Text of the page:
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5.0 out of 5 stars The Best Book I've found for Crohn's Disease June 5 2001
When I was diagnosed with Crohn's Disease I became very upset. I didn't know if there was anything I could do to help take care of the situation. Right away after the initial dianosis I ordered several books. This book just happened to be one of them. When I got this book in the mail I was amazed with all the information it offered. My favorite thing it had was a diet plan and helpful nutritional information. With this information I re-learned how to eat. I feel that the dietary advice that Scala gives in this book is one of the main reasons why I am now doing so much better. This book breaks all the important aspects of nutrition down in an easy to read book. I learned how to eat, what to eat, and why it is ok to eat certain foods and not others--and when I followed Scala's plan I immediately began to feel better.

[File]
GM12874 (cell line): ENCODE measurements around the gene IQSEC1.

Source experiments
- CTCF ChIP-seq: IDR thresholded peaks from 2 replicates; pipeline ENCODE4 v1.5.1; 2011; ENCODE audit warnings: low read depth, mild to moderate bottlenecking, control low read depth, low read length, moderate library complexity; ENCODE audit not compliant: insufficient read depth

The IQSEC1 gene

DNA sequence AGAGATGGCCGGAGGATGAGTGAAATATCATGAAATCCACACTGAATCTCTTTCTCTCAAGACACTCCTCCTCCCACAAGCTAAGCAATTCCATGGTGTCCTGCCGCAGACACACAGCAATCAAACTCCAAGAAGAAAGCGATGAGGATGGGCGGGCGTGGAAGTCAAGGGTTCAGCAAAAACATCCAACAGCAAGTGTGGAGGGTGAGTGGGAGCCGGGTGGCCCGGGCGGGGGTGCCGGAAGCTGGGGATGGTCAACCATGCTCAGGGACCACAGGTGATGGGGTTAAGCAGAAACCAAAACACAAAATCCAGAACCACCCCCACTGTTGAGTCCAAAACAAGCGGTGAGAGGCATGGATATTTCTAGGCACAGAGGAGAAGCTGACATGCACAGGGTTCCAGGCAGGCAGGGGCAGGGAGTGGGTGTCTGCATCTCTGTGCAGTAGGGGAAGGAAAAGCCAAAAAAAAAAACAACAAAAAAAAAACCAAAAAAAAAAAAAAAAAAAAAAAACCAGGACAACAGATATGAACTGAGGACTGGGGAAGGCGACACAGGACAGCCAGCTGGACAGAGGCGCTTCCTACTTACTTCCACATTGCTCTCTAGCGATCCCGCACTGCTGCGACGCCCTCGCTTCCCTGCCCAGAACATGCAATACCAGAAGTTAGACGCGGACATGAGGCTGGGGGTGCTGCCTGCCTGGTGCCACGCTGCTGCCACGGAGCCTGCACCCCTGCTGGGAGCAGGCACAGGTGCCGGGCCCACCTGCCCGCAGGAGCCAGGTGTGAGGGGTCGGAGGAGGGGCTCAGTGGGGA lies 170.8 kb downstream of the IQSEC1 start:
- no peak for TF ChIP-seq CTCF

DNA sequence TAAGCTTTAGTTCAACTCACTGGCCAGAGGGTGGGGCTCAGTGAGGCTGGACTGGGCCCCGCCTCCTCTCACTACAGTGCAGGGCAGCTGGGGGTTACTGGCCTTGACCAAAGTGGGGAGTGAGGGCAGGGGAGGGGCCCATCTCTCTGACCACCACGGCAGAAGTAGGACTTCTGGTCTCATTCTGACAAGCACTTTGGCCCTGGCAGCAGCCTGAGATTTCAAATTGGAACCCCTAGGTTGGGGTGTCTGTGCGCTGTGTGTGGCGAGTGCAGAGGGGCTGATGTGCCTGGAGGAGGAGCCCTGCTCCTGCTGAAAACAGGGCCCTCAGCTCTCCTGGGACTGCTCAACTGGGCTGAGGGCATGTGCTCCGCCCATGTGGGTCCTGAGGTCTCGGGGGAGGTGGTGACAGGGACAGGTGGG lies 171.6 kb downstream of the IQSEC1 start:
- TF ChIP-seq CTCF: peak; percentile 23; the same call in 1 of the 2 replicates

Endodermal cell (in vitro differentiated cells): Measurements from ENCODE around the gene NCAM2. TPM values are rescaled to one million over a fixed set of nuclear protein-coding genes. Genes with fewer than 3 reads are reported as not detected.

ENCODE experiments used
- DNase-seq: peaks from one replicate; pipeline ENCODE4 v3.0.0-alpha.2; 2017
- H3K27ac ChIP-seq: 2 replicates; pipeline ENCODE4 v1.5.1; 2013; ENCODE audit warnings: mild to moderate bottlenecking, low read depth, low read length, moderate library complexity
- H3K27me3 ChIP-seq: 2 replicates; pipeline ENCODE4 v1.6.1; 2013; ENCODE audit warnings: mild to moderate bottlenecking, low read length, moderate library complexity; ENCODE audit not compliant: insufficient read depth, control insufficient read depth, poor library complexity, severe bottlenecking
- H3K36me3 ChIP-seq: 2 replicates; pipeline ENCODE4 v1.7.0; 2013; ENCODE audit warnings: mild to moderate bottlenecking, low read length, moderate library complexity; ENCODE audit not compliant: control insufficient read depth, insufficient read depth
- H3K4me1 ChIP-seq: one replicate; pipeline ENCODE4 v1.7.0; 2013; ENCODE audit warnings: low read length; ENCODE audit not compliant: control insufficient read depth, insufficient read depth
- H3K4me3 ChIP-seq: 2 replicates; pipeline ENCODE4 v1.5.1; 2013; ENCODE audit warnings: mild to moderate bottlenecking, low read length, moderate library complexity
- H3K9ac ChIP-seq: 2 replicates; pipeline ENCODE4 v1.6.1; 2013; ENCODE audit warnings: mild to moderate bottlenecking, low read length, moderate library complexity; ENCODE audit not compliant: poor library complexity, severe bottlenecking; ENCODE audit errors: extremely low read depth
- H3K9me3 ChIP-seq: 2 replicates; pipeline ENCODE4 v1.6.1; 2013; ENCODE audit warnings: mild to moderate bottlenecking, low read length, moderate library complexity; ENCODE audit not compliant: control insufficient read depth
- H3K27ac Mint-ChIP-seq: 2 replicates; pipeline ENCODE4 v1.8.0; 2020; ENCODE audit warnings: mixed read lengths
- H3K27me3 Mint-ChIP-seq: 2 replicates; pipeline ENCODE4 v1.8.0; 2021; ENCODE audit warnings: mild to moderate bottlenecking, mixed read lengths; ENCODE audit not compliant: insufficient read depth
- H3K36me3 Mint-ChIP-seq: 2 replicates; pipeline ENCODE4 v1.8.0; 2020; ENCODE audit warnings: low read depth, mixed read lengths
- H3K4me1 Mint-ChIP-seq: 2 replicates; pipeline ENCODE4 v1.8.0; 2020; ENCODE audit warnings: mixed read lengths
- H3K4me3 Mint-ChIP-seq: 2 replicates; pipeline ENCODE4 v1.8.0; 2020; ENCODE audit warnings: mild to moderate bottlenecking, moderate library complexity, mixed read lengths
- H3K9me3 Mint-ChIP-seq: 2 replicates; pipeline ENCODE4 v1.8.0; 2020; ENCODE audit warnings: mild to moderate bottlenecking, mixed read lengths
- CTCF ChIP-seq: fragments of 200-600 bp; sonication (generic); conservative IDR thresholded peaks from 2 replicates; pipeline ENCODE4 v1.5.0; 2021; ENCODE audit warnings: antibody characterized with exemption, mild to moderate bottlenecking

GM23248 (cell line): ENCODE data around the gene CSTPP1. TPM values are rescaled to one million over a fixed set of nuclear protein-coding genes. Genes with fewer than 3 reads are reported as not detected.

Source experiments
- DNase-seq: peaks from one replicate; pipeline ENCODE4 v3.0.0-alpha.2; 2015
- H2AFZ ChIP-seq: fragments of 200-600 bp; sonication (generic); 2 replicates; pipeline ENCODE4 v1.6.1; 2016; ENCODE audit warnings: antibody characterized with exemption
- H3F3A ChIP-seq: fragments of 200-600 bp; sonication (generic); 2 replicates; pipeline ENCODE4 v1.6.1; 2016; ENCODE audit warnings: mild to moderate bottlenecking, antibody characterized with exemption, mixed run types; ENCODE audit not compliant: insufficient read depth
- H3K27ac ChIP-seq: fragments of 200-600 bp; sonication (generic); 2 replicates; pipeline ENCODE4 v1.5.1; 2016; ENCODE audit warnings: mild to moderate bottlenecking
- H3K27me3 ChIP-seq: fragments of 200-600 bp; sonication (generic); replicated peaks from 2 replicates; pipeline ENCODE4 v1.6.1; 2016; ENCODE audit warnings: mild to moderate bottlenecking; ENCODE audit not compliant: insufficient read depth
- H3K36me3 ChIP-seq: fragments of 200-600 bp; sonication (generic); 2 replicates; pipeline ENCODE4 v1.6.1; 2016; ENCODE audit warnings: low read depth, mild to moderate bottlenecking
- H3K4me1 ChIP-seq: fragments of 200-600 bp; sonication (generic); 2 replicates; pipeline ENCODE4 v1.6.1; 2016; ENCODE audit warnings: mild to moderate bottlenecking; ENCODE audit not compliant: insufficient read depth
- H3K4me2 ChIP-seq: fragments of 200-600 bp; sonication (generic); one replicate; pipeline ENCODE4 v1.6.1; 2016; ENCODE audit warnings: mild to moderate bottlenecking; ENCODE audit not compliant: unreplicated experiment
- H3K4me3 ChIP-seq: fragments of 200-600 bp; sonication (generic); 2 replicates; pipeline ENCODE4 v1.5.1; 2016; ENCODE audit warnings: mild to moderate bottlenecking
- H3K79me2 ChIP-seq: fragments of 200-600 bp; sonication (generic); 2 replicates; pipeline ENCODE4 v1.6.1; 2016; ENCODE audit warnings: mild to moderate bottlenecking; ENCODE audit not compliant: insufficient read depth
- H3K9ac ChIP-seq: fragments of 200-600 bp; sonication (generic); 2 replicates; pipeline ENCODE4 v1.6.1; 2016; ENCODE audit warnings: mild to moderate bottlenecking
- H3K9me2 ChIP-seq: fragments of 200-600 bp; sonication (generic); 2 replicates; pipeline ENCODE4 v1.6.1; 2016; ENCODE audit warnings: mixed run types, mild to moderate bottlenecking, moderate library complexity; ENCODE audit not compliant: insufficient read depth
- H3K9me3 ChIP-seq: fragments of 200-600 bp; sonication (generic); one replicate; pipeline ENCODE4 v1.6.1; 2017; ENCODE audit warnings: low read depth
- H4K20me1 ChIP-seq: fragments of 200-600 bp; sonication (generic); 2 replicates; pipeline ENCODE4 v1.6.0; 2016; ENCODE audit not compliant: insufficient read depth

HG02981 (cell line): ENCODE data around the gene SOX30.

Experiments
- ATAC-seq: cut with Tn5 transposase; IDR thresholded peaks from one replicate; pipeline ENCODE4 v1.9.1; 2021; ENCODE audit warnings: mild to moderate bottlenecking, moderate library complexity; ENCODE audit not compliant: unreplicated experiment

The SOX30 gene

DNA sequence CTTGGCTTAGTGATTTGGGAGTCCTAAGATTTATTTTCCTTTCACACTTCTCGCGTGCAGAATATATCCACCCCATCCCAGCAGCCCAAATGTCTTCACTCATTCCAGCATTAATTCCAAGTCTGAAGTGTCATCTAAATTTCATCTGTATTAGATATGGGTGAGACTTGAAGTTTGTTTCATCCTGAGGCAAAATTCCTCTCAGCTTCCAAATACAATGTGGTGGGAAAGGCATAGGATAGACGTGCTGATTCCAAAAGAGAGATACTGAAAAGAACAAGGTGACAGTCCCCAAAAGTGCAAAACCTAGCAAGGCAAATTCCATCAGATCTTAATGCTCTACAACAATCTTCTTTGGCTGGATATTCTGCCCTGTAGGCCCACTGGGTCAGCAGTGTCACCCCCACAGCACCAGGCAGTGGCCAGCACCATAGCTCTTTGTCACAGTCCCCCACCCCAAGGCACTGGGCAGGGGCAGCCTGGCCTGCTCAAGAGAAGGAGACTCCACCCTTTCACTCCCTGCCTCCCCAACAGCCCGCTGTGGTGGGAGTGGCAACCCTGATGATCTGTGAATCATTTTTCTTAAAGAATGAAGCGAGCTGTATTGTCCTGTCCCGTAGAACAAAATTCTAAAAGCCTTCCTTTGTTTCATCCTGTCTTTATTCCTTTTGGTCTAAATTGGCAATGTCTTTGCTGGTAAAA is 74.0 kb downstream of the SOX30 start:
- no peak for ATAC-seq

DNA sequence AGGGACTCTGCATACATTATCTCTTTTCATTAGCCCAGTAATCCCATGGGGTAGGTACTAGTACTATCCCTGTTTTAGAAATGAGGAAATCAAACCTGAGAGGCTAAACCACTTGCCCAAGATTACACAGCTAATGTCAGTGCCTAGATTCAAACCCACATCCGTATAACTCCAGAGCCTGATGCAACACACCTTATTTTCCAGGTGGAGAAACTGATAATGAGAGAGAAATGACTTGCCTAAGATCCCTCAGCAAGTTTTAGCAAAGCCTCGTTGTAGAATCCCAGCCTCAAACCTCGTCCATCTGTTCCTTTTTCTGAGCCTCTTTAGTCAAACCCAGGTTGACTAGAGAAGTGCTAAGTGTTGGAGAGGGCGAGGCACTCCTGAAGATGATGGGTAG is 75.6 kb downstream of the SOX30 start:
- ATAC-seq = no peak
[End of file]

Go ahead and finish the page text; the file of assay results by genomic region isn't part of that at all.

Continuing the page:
Also, this book has information on both stomach and intestinal problems. This book was one of the few books that taught me more about my Crohn's Disease in a very easy to read and understandable approach. Also, the book greatly helped me open up communication with my doctor by helping me better understand my disease. This book was without a doubt the book that I found most helpful in all of the books that I read on the subject. I would recommend this book to anyone who is suffering because it will help you.
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4.0 out of 5 stars "Good Gut" feel for "Bad Gut" book. March 28 2000
By A Customer